This is where we share stuff we can’t share on our Facebook page for fear of being kicked out! Read why here. Usually the posts are about body image, sometimes there’s nudity but we’re all adults here. Right?
Sheridan: One of my best friends once described my style as “Olympic athlete going to a club in Europe.” It’s been five years and I’m still trying to figure out if that’s a compliment, but I’d say I lean toward clean silhouettes and am almost always wearing pants. And as someone who’s 6 feet tall and wears a size 13 shoe, I’ve had a long-lasting affair with sneakers.
Kristin: In my insecure mind, the First Commandment of having a tummy has always been “Thou shalt own 15 or so A-line skirts,” because it emphasizes your boobs and then yada yadas the rest of your body. It’s basically my uniform; my wardrobe looks like I’m the lieutenant in some sort of vintage pin-up army.
Jazzmyne: I would say that my style is unpredictable. Some days you can find me in a tutu and a huge cat eye, and the next day I’ll be wearing a backward hat and a baseball jersey. I also have a reason why I look the way I do and most of all it is for my satisfaction.
Initially, artist Jacqueline Secor didn’t intend to show her series “The Diversity of Nature” to a public audience. Rather, she created her unapologetic paintings of vaginas (or, if you prefer the anatomically accurate term, vulvae) as a personal coping mechanism, part of her ongoing fight with body dysmorphic disorder.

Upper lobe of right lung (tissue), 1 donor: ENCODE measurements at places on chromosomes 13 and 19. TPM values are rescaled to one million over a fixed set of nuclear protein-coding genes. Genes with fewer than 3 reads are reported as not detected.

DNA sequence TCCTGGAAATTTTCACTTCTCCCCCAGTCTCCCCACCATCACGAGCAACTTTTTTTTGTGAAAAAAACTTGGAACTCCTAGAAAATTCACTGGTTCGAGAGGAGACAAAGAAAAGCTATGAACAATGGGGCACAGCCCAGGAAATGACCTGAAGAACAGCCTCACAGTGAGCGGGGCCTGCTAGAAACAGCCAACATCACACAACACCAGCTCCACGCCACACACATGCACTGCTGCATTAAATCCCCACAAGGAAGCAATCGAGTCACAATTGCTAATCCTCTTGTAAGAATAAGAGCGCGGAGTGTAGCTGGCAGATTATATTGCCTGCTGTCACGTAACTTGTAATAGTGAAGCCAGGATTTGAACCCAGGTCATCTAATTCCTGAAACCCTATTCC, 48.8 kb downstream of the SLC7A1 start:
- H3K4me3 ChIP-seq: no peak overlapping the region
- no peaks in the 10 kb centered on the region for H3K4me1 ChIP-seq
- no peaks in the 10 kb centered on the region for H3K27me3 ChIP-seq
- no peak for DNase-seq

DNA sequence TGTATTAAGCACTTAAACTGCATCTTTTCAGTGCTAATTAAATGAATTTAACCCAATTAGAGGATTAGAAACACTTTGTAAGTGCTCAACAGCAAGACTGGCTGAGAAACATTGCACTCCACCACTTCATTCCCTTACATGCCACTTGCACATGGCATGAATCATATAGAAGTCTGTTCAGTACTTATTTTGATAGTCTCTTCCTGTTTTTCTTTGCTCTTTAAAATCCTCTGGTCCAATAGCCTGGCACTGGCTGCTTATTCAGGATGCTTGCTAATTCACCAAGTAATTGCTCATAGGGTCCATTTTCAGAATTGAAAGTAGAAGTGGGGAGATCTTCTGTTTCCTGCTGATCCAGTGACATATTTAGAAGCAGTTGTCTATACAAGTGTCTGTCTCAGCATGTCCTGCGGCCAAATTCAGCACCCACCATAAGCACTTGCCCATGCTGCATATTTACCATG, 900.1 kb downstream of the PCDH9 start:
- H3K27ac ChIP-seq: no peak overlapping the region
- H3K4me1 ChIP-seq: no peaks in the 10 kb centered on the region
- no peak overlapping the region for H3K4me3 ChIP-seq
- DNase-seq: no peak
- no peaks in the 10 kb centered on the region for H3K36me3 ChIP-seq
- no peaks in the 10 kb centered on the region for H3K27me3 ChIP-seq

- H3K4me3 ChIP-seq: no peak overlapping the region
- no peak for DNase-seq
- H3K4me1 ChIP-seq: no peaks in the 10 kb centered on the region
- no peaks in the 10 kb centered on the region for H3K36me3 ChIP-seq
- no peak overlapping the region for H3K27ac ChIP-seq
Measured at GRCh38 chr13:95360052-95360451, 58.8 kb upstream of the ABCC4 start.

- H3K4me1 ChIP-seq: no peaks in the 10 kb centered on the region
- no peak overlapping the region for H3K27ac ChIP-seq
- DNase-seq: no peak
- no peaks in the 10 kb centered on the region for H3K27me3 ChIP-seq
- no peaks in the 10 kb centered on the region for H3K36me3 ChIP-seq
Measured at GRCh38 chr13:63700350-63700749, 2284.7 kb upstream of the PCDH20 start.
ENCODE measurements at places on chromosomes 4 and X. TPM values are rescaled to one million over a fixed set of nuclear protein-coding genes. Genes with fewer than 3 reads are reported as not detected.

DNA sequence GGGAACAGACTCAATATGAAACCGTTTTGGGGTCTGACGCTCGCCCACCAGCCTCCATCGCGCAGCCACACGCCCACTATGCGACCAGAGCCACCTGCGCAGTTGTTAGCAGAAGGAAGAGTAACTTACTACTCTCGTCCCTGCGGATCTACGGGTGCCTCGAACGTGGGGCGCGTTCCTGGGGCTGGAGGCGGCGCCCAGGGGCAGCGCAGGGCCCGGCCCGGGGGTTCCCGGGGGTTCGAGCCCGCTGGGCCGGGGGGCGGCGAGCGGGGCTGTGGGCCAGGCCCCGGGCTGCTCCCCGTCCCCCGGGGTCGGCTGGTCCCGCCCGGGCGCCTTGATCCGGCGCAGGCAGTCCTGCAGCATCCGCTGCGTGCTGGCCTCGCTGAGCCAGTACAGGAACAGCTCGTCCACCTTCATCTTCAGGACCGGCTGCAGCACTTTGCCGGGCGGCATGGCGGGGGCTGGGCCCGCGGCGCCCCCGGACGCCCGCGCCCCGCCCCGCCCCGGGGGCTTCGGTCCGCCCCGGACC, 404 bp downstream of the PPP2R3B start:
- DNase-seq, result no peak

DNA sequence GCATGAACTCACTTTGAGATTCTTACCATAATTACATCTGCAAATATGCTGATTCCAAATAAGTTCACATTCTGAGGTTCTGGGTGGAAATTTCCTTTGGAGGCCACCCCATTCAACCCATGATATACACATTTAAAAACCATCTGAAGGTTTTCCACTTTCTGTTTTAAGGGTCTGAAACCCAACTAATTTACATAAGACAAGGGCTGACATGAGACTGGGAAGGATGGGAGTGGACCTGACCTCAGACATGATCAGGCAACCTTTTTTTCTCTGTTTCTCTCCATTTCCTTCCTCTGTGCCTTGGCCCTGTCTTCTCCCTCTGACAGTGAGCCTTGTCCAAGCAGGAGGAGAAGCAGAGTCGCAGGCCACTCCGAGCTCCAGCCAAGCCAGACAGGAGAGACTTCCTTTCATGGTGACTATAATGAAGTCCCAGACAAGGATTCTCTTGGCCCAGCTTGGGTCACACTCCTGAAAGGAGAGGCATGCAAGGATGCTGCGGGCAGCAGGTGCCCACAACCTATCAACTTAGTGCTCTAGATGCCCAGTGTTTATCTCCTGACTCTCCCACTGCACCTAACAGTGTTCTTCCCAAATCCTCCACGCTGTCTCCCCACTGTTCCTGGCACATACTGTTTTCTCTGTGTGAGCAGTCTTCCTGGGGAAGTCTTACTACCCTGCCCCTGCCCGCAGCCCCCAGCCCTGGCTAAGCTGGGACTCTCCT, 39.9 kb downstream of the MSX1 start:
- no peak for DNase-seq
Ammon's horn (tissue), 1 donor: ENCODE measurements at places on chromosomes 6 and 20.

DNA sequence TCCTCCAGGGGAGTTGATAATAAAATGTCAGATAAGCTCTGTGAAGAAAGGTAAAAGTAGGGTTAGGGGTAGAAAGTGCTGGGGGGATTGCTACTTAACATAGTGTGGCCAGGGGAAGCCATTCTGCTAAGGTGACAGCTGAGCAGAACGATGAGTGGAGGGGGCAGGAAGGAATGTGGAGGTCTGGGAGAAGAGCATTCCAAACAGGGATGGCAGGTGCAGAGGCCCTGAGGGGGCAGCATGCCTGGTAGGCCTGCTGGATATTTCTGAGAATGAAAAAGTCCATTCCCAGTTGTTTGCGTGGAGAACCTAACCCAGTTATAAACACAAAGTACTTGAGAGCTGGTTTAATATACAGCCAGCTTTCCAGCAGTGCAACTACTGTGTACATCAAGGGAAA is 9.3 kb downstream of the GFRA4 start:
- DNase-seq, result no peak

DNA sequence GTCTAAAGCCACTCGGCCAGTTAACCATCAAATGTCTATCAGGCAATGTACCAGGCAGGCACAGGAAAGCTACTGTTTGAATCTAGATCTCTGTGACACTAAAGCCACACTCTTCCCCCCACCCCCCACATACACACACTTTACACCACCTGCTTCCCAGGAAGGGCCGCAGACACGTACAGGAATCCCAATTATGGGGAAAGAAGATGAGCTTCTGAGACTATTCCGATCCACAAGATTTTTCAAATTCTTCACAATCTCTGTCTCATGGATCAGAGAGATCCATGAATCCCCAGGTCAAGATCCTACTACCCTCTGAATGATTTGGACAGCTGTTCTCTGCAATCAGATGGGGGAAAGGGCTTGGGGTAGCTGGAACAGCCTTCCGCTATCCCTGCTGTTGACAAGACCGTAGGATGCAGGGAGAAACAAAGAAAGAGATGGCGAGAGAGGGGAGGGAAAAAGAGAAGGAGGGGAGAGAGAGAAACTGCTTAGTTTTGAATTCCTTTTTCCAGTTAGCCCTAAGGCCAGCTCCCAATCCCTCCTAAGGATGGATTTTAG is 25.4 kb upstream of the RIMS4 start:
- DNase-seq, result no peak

After relocating from North California to Salt Lake City, Utah, Secor says she felt overcome with insecurity and shame, especially with regards to her physical appearance. “Living in Utah, there is still a widespread unspoken rule that women should conform to this really narrow little definition of ‘perfection,’” the artist, a former member of the Church of Jesus Christ of Latter-day Saints, told The Huffington Post. “There is a really dark undercurrent to all those picture perfect Mormon mommy blogs and Instagram accounts,” she added.
Five years ago, Secor removed herself from the Church, but the impact the religious experience left on the artist was not so easily displaced. She began to channel the overwhelming mix of emotions ― pain, powerlessness and possessiveness ― into artworks that celebrated female beauty removed from any one idea of perfection.
SI is making what some feel is another big leap this year, by again allowing a woman with a body you don’t normally see included in their coveted spread to appear on their pages. Once again, it’s an ad for plus-sized swim wear. This time, the model is flaunting an un-retouched body and stretch marks. But let’s give kudos where the kudos are due, shall we? Sports Illustrated may be accepting money from a purveyor of plus-sized suits. Big deal. It’s the company behind that ad that’s really making waves: Lane Bryant. Lane Bryant keeps kicking ass, and showing women in a real, positive light.
Lane Bryant’s Cacique swim line is being featured in SI’s swimsuit issue for the second year in a row. This year, model Denise Bidot stars in their ad. She slays.
Since 2007, photographer Substantia Jones has celebrated Valentine’s Day by taking pictures of couples in love ― often in various states of undress. What separates her work from the barrage of lovesick images circulating the internet around this time of year, however, is that Jones’ subjects are fat.
“There’s this curious misconception that fat people don’t experience love, sex and romance,” Jones explained in an email to The Huffington Post. “Or perhaps that they aren’t worthy of having satisfying relationships.”